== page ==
This week, former Baltimore Mayor Stephanie Rawlings-Blake and Del. Terri Hill also each expressed interest in joining the February primary for this safely blue seat. Rawlings-Blake was a rising star in state and national Democratic politics for years, but she was widely criticized for her handling of the unrest that followed after a black man named Freddie Gray died in police custody in 2015.

Rawlings-Blake had initially announced that she would seek re-election as mayor, but several prominent local politicians began making noises about challenging the weakened incumbent in the primary. Rawlings-Blake ended up announcing that she would retire later that year.

A number of other Democrats are also eyeing this race, but state Sen. Antonio Hayes took his name out of contention this week.

Thursday, Oct 31, 2019 · 10:11:37 PM +00:00 · Stephen Wolf

CA-25: Democratic Rep. Katie Hill has confirmed that her resignation will take effect on Nov. 1 Meanwhile, Democratic Reps. Julia Brownley and Brad Sherman have endorsed Assemblywoman Christy Smith, who appears to have the inside track with the party establishment ahead of a 2020 special election, the date of which has yet to be announced. However, despite Smith's growing support among prominent state and local Democrats, Politico reports that Virgin Galactic CEO George Whitesides is considering running as a Democrat, but he has yet to say anything publicly.

Thursday, Oct 31, 2019 · 10:16:33 PM +00:00 · Stephen Wolf

TX-22: Wealthy fundraiser Kathaleen Wall is already launching a cable TV ad well before the March 3 GOP primary, and the ad primarily focuses on touting her Christian faith, along with hitting generic Republican themes of "building the wall" and opposing abortion.

Thursday, Oct 31, 2019 · 10:26:41 PM +00:00 · Jeff Singer

TX-13: On Wednesday, businessman and GOP donor Chris Ekstrom announced that he would seek the nod for this safely open seat in the Texas Panhandle.

Ekstrom has a habit of taking on the state party establishment, and he made news late last year when he and his conservative nonprofit launched a persuasion campaign to try and convince incoming (and now outgoing) state House Speaker Dennis Bonnen to keep a plaque in the state Capitol that lionized the Confederacy and pledged to teach that the Civil War "was not a rebellion nor was its underlying cause to sustain slavery." Ekstrom’s effort failed, and the historically inaccurate plaque went down earlier this year. Ekstrom’s group also has attacked a Dallas city councilwoman for voting to take down a statue of Robert E. Lee in a city park.

While GOP voters probably won’t hold this campaign against Ekstrom, they may not be too keen to support a former Never Trumper. In 2016 Ekstrom was part of the Free the Delegates movement that made a last ditch effort to try and deny Donald Trump the GOP nod at the Republican National Convention. Ekstrom argued at the time, “It’s now our time and our duty to say that this is a conservative platform in the Republican Party, and we simply will not abandon it.” Unsurprisingly, though, Ekstrom now calls himself “a conservative Christian Trump Republican.”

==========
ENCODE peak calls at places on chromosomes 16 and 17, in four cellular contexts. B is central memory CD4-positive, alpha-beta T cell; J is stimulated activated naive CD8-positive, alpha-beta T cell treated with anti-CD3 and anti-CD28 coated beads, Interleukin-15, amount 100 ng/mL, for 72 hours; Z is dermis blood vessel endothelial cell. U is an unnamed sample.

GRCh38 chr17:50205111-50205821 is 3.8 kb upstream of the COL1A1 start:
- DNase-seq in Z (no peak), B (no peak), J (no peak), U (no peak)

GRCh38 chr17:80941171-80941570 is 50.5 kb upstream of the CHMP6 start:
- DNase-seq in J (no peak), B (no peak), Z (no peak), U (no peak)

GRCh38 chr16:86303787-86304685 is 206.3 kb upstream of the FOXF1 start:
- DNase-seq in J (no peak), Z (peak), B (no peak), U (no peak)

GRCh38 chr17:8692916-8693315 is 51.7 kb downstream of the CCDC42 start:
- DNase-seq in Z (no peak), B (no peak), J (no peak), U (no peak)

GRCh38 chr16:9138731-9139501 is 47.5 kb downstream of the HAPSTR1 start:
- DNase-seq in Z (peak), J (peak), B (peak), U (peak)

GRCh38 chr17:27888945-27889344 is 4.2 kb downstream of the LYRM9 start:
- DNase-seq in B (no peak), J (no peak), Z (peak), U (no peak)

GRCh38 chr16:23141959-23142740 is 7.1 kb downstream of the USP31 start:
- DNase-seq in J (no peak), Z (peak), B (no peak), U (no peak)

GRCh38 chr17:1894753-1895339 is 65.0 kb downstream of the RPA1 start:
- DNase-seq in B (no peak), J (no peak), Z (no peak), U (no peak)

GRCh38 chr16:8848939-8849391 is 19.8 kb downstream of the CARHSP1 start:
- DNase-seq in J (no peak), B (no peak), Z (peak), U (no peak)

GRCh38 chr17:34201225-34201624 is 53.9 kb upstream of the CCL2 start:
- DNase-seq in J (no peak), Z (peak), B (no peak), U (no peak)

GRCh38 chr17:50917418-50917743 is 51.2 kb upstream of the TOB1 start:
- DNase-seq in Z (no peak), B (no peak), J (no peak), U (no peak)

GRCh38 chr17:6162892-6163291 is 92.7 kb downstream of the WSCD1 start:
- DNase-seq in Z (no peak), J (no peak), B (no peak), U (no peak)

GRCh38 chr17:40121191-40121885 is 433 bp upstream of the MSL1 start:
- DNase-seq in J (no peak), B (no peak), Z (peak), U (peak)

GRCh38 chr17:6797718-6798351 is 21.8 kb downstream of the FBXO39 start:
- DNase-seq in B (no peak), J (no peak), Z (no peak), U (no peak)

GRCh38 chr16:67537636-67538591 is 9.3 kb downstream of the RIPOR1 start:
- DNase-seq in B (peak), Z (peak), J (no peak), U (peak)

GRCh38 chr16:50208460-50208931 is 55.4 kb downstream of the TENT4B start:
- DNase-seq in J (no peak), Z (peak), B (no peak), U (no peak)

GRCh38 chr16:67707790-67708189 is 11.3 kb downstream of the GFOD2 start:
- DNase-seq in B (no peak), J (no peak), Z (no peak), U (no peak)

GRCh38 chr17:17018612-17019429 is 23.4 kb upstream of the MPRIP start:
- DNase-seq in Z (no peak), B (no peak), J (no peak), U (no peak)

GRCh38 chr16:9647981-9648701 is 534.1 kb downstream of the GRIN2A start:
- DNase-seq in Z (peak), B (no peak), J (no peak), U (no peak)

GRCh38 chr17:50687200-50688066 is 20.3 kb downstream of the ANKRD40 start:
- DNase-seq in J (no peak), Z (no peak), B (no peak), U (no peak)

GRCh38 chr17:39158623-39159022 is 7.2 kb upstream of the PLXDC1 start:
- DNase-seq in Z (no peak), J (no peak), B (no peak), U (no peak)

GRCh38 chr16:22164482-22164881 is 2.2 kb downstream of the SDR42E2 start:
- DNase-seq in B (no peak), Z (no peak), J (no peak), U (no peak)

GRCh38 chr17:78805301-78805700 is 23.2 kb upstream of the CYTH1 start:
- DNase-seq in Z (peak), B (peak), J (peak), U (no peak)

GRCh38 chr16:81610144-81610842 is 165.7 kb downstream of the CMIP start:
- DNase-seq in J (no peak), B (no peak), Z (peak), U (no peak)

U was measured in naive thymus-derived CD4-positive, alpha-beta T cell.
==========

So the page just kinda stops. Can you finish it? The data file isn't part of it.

It’s also not clear if Ekstrom has close ties to this seat. Multiple media reports have said that Ekstrom is based in Dallas, and as recently as May, the Texas Observer identified him as a “Dallas Republican donor.” While this seat extends to the outskirts of the Dallas-Fort Worth area, the city of Dallas is about 55 miles away from the border of the 13th District.


Refugee Inflow Drops By Staggering Amount Under President Trump   


The post Refugee Inflow Drops By Staggering Amount Under President Trump appeared first on I Love My Freedom.

You will never hear it on CNN or read about it in the New York Times but President Trump continues to make progress on the nation’s immigration problems. In what is yet another example of the successful policies of the Trump administration, the president has announced that the 2020 cap on refugees will be set at 18,000. EXCLUSIVE OFFER: Which of these 6 Trump products would you like for FREE? To put that number in perspective, it is a stunning drop from the 85,000 cap set during the last year of the catastrophic Obama regime. Even more remarkable? The POTUS

The post Refugee Inflow Drops By Staggering Amount Under President Trump appeared first on I Love My Freedom.


Comment on #ImpeachTrump? #ExpelMcConnell! by Roe v. Wade Was a Conservative Decision – RAnt(hony)-ings    


[…] card stacking the federal courts in conservative favor. A task that was made possible by a Senate Majority Leader who should have been removed from office for dereliction of duty in 2010 when he stated his plans to do nothing for Obama while he was […]


short essay on bangalore city